1. Melt one cup of butter with one cup of water in a saucepan over low heat.
  2. Once it melts, add your ground, decarboxylated cannabis to the mix.
  3. Let it simmer for 1-4 hours, stirring occasionally to prevent burning.
  4. If your stove is too hot, use the double boiler or crockpot method.

After the cooking time passes, remove the saucepan from the stove and quickly move on to the straining process.

3. Strain, Cool, & Separate

By the time your weed butter has finished infusing, you should already have your straining station ready. 

Prepare it by setting a mesh strainer over a heatproof container. Lay cheesecloth in it to capture stray bits.

Pour the mixture over the strainer slowly to let it pass through the cloth. If you dump it suddenly, the plant material could clog the strainer, causing an overflow.

After you finish straining, gently squeeze the cheesecloth to extract the rest of the butter from it. Don’t squeeze too hard; you could extract the chlorophyll, giving your product a plant-like taste. 

Allow the butter to reach room temperature, then refrigerate it so it can solidify. It will be watery, but the lipids separate as it cools, making it easy to remove the butter from the murky water. 

Straining & Cooling Summary:

  1. Prepare your straining station by placing a mesh strainer and cheesecloth over a heatproof container.
  2. Pour the butter slowly so it doesn’t overflow.
  3. Let it cool completely.  
  4. Separate the butter from the water.

4. Dry & Reconsolidate

Before you store your butter long-term, remove as much of the remaining water as possible to keep it from degrading.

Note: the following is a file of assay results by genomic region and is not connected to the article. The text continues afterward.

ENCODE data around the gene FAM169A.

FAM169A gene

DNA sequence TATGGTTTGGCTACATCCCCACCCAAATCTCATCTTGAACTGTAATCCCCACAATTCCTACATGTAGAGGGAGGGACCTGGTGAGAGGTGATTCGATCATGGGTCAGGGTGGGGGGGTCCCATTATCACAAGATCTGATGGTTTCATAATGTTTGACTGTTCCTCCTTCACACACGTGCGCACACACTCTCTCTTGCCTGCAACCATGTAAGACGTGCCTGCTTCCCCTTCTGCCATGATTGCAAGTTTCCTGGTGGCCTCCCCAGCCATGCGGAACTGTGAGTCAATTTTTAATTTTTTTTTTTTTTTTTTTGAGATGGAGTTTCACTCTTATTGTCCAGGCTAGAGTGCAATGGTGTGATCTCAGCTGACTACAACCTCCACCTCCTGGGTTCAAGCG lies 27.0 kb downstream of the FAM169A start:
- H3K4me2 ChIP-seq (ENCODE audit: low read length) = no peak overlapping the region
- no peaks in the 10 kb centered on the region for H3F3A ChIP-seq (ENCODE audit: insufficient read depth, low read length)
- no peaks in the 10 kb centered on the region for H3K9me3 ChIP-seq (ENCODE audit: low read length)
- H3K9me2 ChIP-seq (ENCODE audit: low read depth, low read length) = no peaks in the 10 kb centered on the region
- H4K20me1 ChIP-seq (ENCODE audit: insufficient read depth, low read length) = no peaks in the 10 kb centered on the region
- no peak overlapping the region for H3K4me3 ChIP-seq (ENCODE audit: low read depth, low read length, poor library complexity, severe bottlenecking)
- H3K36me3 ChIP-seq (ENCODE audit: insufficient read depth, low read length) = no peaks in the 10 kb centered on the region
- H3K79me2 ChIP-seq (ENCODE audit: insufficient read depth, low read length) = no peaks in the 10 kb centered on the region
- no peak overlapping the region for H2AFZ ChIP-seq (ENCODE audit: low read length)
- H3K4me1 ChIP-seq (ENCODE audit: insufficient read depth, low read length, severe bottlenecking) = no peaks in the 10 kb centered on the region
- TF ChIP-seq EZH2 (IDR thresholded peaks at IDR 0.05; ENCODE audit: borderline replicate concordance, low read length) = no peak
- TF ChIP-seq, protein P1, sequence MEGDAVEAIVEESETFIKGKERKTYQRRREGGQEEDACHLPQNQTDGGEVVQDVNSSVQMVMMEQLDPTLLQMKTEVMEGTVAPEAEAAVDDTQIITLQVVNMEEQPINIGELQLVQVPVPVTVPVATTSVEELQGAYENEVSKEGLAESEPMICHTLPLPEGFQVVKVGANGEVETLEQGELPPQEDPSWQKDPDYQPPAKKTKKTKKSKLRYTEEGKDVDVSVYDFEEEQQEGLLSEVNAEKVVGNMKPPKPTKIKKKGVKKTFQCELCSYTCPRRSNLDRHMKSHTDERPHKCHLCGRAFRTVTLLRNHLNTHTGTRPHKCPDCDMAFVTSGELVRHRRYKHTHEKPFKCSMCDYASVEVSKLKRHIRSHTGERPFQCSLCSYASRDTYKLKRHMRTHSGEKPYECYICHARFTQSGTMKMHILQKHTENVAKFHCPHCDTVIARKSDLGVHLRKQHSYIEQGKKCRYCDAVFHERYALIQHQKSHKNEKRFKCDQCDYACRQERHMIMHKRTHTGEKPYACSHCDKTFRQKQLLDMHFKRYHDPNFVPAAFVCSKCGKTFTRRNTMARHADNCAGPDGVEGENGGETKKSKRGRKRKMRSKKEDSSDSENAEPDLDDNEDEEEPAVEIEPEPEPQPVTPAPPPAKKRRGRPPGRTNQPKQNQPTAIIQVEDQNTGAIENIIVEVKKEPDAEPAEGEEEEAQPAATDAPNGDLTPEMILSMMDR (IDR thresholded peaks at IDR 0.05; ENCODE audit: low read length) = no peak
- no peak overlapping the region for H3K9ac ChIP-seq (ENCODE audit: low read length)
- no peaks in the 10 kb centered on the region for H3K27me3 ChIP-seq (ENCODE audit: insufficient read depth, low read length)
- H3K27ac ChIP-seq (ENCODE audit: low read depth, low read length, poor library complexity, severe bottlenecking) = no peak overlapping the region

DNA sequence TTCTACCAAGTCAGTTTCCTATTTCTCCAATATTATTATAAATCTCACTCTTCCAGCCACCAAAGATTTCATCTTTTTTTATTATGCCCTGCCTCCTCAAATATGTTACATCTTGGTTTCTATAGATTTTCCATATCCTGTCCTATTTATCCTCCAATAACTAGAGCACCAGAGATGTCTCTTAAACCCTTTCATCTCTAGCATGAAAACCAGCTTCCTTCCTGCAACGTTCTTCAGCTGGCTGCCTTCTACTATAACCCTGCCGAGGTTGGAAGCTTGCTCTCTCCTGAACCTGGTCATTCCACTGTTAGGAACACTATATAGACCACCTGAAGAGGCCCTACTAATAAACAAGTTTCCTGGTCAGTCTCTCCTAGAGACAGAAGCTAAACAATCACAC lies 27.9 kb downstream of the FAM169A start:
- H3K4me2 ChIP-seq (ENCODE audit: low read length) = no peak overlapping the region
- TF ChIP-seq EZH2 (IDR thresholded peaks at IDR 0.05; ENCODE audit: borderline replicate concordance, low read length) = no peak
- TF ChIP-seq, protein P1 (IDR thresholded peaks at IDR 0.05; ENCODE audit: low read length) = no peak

Remove the floating slabs of butter from the water and place them on a paper towel for a few minutes to dry. Dab the surface to remove excess moisture.

Next, combine your chunks of weed butter into a new container or a pan and gently heat in the microwave or over the stove to melt everything together. Avoid overheating — you’re only melting the pieces so they reconsolidate.

Your butter is now ready to use!

How to Store Your Cannabutter

Store your weed butter in an opaque container to shield it from light. Light is one of the cannabinoids’ worst enemies and makes them quickly degrade, which could impact its potency.

Your cannabutter should remain fresh for around three or four weeks, and you can freeze it for up to one year. Freezing it won’t significantly degrade its compounds.

How Much THC Per Serving? Figuring Out Dosage

Due to how varied weed potency can be, it’s difficult to establish a weed-to-butter ratio that consistently contains the same amount of THC. Even if you could standardize the potency of your weed butter, other factors would come into play.

It takes a little math to figure out the approximate amount of THC in the cannabutter and then more math to break it down per serving.